I think it is a misnomer to describe acts of kindness as random; kindness arises with an intention to “be kind” followed by an action. While the acts may be directed toward anonymous people or animals, the person’s act of kindness is anything but random — it is deliberate and directional — non-random in nature.
I think that the non-random nature of kindness is key to its value. It reflects a conscious choice on the part of the actor, to give, to help, to share and to soothe. It seems to me that it is in the conscious choice we reveal our role in shaping our own humanity and even our evolutionary future.
The other day I saw my daughter preparing a “sack lunch” for her boyfriend who is in a rather rigorous 5 day a week 8 hour a day school program. She wrote his name on the bag — just like I used to do for her and her brothers when they were little. It was such a sweet act of kindness, and it made me think about all those sack lunches that will be prepared in the next months as the fall school season begins.
The preparation of a sack lunch for a loved one is full of kindness; it is intentional and directional. I remember writing little notes and including small “surprises” (e.g. Hershey kiss) for my kids in their lunches when they were little. A sack lunch can carry a lot of love within it.
But there are many non-random acts of kindness around us all the time. When we meet a homeless man or woman on the street, we may offer a cup of coffee, give some change, or just wish them well with a smile and hello. That is anything but random — we choose to place our attention on them and we choose how to respond — with kindness or not.
Scientists are beginning to study “kindness” and how to increase it. In a study at Stanford University, researchers delivered an 11 minute “loving kindness” exercise to students and discovered that they rated strangers as “kinder” and more similar to themselves than those not given the exercise. And in a study conducted at Duke University, researchers found that people with greater “self-compassion” (a construct composed of kindness, mindfulness and a sense that one is part of the larger human condition) were much better adept at handling social rejection and the negative emotions that stem from it.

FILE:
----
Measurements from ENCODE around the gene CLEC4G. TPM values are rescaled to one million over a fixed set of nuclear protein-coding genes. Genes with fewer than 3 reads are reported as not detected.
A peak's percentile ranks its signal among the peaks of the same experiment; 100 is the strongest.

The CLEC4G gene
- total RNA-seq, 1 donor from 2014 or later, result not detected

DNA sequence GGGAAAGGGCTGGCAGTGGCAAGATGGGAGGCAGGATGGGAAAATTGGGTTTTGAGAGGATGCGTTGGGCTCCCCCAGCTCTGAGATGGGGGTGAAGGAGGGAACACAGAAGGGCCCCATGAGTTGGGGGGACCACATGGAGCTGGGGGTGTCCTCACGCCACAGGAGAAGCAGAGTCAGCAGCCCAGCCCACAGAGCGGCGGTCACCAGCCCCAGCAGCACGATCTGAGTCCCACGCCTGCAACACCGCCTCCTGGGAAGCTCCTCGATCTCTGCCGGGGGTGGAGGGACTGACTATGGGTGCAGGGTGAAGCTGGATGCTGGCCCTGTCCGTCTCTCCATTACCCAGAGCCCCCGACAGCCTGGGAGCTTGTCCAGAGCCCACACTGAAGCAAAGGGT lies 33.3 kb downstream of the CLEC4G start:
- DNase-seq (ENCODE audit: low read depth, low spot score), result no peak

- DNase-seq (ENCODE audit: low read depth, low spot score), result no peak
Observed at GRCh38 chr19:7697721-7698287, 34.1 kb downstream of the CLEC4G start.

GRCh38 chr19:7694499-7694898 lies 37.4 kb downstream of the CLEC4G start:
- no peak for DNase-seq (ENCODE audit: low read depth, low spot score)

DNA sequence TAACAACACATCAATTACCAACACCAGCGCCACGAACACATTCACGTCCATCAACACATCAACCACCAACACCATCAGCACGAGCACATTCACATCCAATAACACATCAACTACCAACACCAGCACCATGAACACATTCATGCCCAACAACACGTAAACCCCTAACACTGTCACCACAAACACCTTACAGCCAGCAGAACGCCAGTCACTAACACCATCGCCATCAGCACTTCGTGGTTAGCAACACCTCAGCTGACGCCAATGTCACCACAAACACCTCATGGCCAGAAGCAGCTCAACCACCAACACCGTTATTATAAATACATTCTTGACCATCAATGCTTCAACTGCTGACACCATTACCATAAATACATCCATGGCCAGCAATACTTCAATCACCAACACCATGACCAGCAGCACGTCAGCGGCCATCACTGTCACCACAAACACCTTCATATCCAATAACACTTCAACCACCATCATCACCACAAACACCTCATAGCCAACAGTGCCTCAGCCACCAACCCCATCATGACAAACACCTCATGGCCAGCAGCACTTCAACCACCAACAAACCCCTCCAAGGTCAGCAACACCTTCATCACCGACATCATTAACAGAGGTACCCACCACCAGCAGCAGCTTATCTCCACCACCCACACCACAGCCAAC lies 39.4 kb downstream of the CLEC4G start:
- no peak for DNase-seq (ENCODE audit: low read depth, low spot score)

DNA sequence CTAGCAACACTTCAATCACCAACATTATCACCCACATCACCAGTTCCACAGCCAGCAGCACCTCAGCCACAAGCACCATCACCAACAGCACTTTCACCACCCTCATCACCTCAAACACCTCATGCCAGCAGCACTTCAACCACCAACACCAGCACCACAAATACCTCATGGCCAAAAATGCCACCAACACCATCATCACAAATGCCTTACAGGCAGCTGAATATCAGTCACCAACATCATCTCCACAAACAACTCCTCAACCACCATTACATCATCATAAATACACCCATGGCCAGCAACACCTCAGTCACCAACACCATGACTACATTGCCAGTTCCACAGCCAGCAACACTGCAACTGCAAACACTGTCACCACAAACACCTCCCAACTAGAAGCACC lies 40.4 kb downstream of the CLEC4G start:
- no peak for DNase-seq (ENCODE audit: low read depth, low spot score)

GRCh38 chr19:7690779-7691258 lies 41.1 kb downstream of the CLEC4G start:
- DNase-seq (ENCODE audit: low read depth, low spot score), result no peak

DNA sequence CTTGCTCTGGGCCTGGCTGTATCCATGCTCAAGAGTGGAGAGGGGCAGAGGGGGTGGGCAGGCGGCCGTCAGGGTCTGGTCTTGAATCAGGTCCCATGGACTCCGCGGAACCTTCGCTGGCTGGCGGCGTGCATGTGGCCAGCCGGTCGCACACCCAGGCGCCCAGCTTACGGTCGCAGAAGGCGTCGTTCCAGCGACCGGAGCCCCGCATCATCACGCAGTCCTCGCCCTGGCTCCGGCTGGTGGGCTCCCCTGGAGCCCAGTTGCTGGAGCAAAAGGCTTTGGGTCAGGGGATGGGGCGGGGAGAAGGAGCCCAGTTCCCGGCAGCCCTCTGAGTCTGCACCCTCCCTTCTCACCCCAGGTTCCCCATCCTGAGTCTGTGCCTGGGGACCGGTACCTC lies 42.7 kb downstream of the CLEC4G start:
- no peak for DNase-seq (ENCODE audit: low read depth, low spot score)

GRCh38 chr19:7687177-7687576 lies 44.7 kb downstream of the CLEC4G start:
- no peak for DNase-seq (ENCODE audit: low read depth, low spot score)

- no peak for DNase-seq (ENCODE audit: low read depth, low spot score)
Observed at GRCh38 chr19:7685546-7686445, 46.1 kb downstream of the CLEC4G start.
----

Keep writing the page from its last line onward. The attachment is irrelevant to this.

Kindness is a valuable attribute and science is showing its benefits.
In my own experiences, I notice that kindness (when consciously generated and applied) can alter my own negative emotions. An example from last week illustrates it.
My husband and I began “running” for exercise about a year ago. We worked up from a block at a time (starting, stopping) to now running with ease 4-5 miles a day. But we don’t always run in sync with one another; sometimes I’m running faster than he and other times he runs faster than me. One morning, I was ahead of him on a trail when he caught up and our elbows hit; I thought he was trying to push me to the side to let him pass and had a bit of anger swell up; instead of reacting I thought perhaps he just wants to run in front for a while. So I decided to step back and run behind. There was a conscious intent on my part to act with kindness (instead of reacting with anger). Immediately, I felt my anger dissipate as I chose to let him run ahead, and after a mile or so, we ran next to each other in the end. It was a tiny example of cultivating kindness and acting from it instead of reacting from a negative emotion. The choice shifted my own mood from mildly irritated to happy in less than a block of running. The choice was intentional and the act deliberate, non-random in nature.
I think what we really want to practice are more non-random acts of kindness – directed to those we know and to those we don’t know – as much possible.
I am sure it will make our lives happier and the world a kinder place.